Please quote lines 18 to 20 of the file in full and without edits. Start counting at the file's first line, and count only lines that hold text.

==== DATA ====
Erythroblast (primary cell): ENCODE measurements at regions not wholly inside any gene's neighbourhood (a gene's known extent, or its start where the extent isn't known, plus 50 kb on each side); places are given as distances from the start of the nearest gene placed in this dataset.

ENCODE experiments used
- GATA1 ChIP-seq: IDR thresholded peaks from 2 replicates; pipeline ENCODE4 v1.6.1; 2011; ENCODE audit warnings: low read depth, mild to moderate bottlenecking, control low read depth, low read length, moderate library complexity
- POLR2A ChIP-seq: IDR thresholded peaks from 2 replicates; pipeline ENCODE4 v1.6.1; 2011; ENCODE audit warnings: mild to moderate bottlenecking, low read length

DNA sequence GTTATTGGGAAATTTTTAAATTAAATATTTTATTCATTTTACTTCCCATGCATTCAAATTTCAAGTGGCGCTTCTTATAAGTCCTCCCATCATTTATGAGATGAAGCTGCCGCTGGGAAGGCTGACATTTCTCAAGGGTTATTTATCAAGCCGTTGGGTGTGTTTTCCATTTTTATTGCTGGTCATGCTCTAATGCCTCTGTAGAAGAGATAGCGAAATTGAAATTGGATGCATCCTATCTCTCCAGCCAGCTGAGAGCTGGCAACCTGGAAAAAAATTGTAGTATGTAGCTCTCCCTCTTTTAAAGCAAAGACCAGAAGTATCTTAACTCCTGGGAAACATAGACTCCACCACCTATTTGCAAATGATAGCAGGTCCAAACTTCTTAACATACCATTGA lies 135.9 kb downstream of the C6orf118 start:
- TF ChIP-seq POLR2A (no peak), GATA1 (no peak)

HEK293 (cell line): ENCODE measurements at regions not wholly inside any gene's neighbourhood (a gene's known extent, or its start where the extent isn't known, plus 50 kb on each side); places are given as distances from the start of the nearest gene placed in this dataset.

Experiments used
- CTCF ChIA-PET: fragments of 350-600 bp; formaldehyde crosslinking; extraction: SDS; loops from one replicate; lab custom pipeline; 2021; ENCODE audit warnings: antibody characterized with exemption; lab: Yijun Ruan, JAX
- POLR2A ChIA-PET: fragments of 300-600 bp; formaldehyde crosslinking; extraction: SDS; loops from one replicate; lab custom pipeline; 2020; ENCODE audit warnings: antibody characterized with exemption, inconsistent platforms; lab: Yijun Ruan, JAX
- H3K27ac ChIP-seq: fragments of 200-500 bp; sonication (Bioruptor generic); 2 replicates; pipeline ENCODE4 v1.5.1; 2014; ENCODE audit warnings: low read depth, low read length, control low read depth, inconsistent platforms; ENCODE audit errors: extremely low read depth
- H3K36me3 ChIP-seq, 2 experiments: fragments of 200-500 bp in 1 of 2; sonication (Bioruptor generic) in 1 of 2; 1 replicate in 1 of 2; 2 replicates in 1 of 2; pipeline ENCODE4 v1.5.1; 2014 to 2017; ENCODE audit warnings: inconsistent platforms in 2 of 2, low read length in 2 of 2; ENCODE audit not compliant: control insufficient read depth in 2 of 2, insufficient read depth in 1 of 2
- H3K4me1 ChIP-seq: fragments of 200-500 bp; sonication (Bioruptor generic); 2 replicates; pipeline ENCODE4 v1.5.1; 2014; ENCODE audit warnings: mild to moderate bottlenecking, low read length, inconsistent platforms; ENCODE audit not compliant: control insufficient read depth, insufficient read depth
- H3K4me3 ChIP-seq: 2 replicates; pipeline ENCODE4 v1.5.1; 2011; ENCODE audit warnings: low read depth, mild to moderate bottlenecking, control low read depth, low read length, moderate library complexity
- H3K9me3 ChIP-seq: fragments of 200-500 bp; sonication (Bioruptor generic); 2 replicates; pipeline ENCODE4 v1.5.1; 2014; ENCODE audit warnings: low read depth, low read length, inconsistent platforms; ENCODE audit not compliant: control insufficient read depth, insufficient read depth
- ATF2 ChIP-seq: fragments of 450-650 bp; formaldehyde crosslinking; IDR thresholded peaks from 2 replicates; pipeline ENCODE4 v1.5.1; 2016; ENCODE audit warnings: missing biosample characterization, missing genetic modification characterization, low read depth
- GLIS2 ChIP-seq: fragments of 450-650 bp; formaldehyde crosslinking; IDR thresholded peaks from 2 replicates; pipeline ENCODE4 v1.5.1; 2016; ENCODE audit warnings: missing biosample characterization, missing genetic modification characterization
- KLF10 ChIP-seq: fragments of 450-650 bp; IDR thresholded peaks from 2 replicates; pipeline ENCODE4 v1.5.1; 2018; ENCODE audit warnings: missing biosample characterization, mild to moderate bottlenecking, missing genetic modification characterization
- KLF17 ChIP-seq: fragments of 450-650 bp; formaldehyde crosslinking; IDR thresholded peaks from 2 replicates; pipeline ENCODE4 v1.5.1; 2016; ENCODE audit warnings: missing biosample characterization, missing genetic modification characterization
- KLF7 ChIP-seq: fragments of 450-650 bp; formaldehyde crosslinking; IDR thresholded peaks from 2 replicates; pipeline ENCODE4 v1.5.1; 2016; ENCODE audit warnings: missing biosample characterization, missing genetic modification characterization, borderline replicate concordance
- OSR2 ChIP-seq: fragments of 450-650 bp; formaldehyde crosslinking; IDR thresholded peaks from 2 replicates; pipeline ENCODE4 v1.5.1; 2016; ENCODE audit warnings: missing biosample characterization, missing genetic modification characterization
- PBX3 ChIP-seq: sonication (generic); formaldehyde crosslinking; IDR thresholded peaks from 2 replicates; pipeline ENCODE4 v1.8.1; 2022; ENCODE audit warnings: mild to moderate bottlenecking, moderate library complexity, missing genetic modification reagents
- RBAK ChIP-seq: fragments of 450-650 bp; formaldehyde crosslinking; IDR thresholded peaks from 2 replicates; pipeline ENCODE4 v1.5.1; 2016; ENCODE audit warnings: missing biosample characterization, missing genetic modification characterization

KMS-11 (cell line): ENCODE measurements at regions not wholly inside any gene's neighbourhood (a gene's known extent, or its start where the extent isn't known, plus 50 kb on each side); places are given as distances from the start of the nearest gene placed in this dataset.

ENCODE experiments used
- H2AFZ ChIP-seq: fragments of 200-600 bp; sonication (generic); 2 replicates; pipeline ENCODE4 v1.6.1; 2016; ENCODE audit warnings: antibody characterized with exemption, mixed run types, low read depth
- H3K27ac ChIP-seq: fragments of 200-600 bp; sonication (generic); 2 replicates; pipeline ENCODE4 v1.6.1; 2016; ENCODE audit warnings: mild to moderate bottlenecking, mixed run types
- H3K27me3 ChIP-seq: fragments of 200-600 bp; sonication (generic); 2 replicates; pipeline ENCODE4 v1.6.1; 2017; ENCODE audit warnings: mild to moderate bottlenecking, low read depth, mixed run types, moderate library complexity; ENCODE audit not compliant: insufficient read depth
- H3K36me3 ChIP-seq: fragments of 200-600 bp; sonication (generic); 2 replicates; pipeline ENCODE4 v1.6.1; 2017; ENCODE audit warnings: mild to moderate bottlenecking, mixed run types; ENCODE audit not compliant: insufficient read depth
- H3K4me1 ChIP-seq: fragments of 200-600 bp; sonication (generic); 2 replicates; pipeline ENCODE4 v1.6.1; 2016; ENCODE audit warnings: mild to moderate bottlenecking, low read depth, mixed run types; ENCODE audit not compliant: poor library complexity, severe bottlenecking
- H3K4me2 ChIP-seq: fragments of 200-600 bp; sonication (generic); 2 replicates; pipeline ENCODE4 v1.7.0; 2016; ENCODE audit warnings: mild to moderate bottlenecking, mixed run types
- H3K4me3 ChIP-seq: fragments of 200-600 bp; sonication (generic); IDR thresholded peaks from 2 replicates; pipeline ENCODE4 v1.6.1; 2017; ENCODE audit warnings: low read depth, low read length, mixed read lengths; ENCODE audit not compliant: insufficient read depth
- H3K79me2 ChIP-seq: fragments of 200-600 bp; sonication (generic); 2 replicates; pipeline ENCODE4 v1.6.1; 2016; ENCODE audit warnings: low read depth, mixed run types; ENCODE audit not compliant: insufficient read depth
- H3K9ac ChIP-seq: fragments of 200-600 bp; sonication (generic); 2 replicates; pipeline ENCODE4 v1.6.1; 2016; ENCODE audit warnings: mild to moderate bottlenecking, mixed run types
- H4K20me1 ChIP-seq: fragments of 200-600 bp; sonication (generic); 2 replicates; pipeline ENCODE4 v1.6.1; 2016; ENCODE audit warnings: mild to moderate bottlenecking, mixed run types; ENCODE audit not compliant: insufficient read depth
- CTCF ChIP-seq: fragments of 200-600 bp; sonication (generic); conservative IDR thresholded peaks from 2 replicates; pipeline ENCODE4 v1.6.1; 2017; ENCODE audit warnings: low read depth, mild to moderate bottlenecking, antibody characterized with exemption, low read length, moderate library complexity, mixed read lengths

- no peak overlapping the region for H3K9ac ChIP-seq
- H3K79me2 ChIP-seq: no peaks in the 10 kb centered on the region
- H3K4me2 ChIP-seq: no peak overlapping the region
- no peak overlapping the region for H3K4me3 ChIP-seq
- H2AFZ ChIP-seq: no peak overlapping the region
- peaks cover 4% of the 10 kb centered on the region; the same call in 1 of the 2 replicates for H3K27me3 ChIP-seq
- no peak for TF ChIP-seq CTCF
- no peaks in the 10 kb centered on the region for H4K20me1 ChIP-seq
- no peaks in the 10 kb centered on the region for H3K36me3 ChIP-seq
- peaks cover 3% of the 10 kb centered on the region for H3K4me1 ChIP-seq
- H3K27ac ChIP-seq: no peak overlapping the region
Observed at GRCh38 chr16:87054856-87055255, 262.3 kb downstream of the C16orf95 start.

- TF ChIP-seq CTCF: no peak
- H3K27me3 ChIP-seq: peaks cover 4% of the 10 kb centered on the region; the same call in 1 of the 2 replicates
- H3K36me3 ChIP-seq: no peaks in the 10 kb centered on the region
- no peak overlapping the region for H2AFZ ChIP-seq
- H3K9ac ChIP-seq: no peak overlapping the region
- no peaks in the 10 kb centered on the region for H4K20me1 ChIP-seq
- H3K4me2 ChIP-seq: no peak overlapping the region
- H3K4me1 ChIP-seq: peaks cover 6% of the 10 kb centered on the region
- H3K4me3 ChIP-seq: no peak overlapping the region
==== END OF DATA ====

- KLF10 ChIP-seq: fragments of 450-650 bp; IDR thresholded peaks from 2 replicates; pipeline ENCODE4 v1.5.1; 2018; ENCODE audit warnings: missing biosample characterization, mild to moderate bottlenecking, missing genetic modification characterization
- KLF17 ChIP-seq: fragments of 450-650 bp; formaldehyde crosslinking; IDR thresholded peaks from 2 replicates; pipeline ENCODE4 v1.5.1; 2016; ENCODE audit warnings: missing biosample characterization, missing genetic modification characterization
- KLF7 ChIP-seq: fragments of 450-650 bp; formaldehyde crosslinking; IDR thresholded peaks from 2 replicates; pipeline ENCODE4 v1.5.1; 2016; ENCODE audit warnings: missing biosample characterization, missing genetic modification characterization, borderline replicate concordance